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Penn Township family pitches in to feed wounded veterans

By Matt Stroud

Friday, April 16, 2010

When it comes to supporting the troops, a Penn Township family isn't putting its money where its mouth is. It's putting its money where the mouths of wounded troops are.

Brian Phelps doesn't have family members who were wounded in battle, but he does have a sister in the military.

"This was born out of our desire to do something for the troops during a time of war," he said. "Regardless of any political ideas or beliefs, we wanted to support them."

Phelps explained that in late 2005, he caught the end of a "Fox News Sunday" episode that featured Hal Koster, a restaurateur in Washington, D.C., who, along with his business partner, provided thick steak dinners and bottomless drinks on Friday nights for severely wounded soldiers from Walter Reed Army Medical Center. Koster later founded the Aleethia Foundation to accept donations to pay for steak dinners for wounded troops.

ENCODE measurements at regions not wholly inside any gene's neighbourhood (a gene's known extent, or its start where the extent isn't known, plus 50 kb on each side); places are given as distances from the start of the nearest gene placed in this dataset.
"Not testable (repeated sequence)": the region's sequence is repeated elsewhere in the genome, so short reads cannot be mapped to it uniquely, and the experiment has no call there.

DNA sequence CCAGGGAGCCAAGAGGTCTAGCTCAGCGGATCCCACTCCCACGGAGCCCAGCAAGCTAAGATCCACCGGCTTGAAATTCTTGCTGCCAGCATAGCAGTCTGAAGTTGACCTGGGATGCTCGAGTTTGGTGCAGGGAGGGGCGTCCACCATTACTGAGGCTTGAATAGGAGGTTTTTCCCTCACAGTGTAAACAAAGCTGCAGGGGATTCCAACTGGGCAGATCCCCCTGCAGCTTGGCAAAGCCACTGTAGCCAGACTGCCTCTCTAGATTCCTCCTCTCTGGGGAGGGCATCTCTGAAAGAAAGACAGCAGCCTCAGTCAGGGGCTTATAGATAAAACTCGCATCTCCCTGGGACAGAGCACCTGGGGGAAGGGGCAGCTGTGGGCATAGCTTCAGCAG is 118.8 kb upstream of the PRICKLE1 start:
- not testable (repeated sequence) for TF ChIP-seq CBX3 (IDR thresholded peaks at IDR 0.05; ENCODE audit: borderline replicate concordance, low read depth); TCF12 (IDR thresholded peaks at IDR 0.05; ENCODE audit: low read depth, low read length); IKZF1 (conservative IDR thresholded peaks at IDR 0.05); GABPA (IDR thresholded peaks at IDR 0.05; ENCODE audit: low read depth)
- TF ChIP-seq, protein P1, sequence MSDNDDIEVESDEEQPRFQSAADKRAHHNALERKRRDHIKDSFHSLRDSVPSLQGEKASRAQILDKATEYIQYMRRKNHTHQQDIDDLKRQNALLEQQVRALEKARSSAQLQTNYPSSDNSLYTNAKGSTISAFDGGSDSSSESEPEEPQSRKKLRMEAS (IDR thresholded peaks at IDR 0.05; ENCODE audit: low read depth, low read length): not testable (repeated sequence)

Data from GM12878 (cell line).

Phelps decided that was the kind of organization he wanted his family to join.

"It just seemed like an excellent way to pitch in," he said.

He soon recruited his wife, Tracy, and sons -- Carl, 16, a sophomore at Penn-Trafford High School, and Eric, 13, who's in seventh grade at Penn Middle School -- to help with the project. They said they travel to Washington regularly and that they're preparing for their seventh sponsored dinner.

Phelps said he'll pitch in "a few thousand dollars" a couple of times per year, but that the price doesn't bother him. It's something he thinks his sons can learn from.

And what have his two sons learned from the experience?

"That there are people out there with greater problems than we have," Carl said.

His brother agreed.

"Ever since (our first dinner)," Eric said, "I (realized) that even if I thought I had it bad, these people just totally changed me."

"I always hear people at school who say 'My life sucks,' 'I hate school,' 'I'm so bad at everything,'" Carl said. "Then I think to myself, 'You have it easy compared to these guys.'"

Carl, who's involved in Penn-Trafford's robotics program, hopes to use his newfound connections to study at the U.S. Air Force Academy in Colorado.

Eric said he's unsure what he'll do when he grows up, but he's interested in acting and sports -- hockey in particular. Both are honor roll students.

The Phelps family will sponsor a dinner tonight at the Capital Hill Club in Washington, D.C.

"The road to recovery is long for these guys," Phelps said. "Hopefully, we can make that road a little more pleasant for these troops."

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